Get Rid of First-Line Indents in Paragraphs Without Enumeration?

I’ve been reading Matthew Butterick’s Typography for Lawyers. It has caused me to revisit some issues.

Here’s one: In samples in MSCD, the introductory clause, the recitals, the lead-in, the concluding clause, and autonomous definitions all use first-line indenting. I also use space between those paragraphs. Here’s what Typography for Lawyers has to say:

A first-line indent is the most common way to signal the start of a new paragraph. The other common way is with space between paragraphs.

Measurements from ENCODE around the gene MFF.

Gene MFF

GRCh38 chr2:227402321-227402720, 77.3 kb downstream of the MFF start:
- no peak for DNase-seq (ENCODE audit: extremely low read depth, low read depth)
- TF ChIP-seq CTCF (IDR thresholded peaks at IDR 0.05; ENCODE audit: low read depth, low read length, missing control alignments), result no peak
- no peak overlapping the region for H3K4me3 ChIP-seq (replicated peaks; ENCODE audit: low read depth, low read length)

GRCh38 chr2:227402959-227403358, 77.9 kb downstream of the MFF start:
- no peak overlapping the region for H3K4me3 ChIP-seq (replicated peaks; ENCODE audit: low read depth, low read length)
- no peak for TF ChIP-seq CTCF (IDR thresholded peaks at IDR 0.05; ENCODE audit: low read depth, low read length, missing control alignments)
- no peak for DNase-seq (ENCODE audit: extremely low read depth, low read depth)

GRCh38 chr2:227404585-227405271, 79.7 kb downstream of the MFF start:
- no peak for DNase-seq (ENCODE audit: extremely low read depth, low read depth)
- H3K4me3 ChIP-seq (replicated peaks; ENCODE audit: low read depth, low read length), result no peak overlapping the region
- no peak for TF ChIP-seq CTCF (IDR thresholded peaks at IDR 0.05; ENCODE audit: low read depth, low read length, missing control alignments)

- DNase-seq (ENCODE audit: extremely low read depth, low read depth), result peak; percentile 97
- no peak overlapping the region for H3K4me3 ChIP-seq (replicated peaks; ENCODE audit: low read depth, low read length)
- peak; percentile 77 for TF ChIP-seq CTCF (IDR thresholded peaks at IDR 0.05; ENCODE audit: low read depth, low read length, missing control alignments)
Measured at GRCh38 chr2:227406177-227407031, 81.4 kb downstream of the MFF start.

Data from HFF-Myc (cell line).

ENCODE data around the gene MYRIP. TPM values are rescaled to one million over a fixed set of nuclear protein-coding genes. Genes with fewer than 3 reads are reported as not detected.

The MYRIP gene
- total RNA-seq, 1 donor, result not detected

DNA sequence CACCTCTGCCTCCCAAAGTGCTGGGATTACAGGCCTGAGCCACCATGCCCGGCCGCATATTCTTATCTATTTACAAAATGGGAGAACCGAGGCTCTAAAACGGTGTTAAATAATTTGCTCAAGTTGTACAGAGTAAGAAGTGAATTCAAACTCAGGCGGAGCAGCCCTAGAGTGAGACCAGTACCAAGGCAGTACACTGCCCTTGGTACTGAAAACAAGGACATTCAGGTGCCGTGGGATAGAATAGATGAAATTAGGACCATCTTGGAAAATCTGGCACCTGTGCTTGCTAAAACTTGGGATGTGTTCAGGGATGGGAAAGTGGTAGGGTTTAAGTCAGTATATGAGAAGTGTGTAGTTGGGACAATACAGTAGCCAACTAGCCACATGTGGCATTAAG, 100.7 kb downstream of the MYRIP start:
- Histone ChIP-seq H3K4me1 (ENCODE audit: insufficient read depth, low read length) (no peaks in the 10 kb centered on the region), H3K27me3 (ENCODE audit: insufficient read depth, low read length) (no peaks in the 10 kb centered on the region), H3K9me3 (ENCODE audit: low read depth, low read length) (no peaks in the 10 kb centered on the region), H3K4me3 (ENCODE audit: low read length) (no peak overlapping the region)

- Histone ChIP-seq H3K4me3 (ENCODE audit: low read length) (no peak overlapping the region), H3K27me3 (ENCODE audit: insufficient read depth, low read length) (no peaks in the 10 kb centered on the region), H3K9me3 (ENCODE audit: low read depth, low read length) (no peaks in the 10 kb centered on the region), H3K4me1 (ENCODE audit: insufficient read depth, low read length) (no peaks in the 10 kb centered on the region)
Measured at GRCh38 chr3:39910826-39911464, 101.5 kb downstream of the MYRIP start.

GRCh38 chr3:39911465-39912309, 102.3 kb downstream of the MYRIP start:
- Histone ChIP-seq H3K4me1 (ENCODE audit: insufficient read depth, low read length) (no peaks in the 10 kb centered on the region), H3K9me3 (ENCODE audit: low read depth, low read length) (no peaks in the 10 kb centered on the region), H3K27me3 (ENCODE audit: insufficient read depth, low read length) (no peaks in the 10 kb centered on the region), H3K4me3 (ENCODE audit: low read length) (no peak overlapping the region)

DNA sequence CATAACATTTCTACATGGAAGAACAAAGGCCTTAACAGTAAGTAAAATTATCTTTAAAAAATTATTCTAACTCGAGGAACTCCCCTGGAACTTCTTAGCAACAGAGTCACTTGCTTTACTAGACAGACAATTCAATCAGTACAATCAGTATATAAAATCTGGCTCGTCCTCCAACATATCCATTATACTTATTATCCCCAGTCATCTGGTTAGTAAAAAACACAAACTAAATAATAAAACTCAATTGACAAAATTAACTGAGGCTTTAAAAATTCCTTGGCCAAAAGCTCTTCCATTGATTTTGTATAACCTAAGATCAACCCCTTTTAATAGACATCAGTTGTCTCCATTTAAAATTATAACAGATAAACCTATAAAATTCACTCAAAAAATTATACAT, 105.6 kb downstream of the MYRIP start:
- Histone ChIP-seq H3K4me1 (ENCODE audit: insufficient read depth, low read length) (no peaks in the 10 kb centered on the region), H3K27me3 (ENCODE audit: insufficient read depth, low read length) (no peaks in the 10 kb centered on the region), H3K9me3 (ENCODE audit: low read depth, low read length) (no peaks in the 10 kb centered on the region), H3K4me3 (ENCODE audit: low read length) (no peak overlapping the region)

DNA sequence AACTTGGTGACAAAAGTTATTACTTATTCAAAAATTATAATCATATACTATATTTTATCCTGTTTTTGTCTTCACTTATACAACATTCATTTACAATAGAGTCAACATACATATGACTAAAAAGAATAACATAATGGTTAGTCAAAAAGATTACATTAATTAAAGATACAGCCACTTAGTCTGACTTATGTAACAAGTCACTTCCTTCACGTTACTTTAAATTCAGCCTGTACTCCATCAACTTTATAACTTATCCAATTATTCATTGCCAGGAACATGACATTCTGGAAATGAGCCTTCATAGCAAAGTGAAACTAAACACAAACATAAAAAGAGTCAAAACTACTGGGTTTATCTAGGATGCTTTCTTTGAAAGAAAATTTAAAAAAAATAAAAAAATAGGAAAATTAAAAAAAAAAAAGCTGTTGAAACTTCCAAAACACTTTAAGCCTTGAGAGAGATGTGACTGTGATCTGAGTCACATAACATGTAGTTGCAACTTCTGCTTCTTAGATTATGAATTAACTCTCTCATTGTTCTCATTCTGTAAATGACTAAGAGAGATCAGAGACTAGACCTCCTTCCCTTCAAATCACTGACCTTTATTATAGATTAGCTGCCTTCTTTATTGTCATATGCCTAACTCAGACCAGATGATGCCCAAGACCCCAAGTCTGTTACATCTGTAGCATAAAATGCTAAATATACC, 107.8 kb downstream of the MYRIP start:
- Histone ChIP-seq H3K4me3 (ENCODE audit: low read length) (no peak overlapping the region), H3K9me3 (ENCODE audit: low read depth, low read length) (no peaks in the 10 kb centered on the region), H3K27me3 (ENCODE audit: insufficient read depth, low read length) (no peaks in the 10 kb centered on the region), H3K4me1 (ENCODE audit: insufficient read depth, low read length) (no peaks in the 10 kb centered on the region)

First-line indents and space between paragraphs have the same relationship as belts and suspenders. You only need one to get the job done. Using both is a mistake. If you use a first-line indent on a paragraph don’t use space between. And vice versa.

That suggests that I should get rid of those first-line indents. But an argument for keeping them is that all other paragraphs, namely those with enumeration, need first-line indenting—they’d look very odd without it. so I’m inclined to keep first-line indenting for unenumerated paragraphs, just for the sake of consistency.

What say you?


About the author

Ken Adams is the leading authority on how to say clearly whatever you want to say in a contract. He’s author of A Manual of Style for Contract Drafting, and he offers online and in-person training around the world. He’s also chief content officer of LegalSifter, Inc., a company that combines artificial intelligence and expertise to assist with review of contracts.